John — Left Holding the Bag

No matter where John and neighbor Logan are, it is game time. Logan threw his backpack on the ground and ran to the light pole and back. As we ambled toward the bus stop, John picked up the school bag. It somehow became a punching ball, a target, and a shield. They didn’t have enough time to formulate rules.

The laughter was from neighbor Marla and John. You won’t hear me, because I tend to hold my breath when recording. I cannot stand hearing my own voice coming back at me. Is anyone else like that?

31 thoughts on “John — Left Holding the Bag

  1. I thought the ‘in thing’ a few years ago was to video a chapter from one of your books. I settled down to try with Ju’s help. It took a couple of go’s but once it was done I uploaded if to Youtube. I can’t stand to see it as I’m slumped like a sack of potatoes not sitting elegantly as I imagined. I can’t stand to hear it either since my voice seems high to me and I have a dreadful accent. I never go near it now.
    xxx Huge Hugs xxx

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      1. I think 60 degrees sounds perfect – we are half that now at 31 degrees … no rain today, so will make the best of it. Tomorrow morning I can walk as well … after that it will be anyone’s guess. Just looked at the Weather Channel for Saturday as they are predicting high winds … no wind advisory issued yet and just 22 mph winds. I worry about the winds as we have a lot of old trees in the two houses behind and they have not been pruned or tended to in years. Behind me, the roots are coming out of the ground, so I have much angst when we have those wicked thunderstorms with the heavy winds, usually in the Spring and Summer months.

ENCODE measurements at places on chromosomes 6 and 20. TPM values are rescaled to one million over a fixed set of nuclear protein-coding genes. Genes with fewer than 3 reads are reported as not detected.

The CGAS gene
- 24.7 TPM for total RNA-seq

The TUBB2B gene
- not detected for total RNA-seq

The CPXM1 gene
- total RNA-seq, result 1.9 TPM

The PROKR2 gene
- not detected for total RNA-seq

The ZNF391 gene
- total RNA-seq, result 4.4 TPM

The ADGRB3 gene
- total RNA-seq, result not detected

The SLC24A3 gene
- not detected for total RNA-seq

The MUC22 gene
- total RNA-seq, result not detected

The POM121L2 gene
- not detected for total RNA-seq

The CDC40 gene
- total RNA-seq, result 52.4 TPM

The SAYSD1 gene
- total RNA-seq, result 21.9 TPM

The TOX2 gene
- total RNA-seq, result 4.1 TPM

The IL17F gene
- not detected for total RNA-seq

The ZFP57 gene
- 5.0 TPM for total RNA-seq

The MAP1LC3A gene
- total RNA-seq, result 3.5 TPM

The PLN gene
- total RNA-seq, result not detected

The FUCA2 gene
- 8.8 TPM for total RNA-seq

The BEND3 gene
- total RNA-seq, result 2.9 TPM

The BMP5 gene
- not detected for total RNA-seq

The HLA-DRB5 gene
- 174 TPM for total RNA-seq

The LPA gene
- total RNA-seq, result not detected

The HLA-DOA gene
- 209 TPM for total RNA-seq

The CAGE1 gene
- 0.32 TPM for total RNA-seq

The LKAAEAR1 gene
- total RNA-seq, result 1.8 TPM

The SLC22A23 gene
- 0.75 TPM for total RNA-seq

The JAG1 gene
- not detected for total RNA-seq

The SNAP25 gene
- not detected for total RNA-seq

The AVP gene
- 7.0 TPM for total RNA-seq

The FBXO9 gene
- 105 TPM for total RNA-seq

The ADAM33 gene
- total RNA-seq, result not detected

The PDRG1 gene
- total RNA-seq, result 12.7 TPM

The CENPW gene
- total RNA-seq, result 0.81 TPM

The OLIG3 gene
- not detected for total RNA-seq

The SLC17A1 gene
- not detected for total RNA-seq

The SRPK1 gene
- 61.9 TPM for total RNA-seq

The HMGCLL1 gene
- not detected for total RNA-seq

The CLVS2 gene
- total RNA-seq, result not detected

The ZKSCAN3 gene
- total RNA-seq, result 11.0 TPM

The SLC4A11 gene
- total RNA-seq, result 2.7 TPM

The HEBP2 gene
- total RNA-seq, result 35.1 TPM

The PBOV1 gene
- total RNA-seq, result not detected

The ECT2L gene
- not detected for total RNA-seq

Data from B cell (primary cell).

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      2. I always worried about the trees, then when we had the 39 mph windstorm about four years ago now, it split Marge’s pear tree in two, pulled a branch off the other one and blew my tin shed over and it crumpled in the yard. That was just a 39 mph wind gust, so worry about those large trees. We had a derecho back in 1981 and my father needed to cut the lawn that night as the grass was getting long. When I came home from work that night, the grass was all laying over like it had been combed back like a pompadour.
        The City had planted new saplings all along the median of Fort Street. They had been staked, but were all listing and eventually had to be taken out. I was in an office building and it blew the corner office windows out. It was the senior partner and he was an avid traveler and had many mementos on a glass stand – they were all swept off the shelf, many broken and did much damage to his office. It was very scary, then we lost power for one week.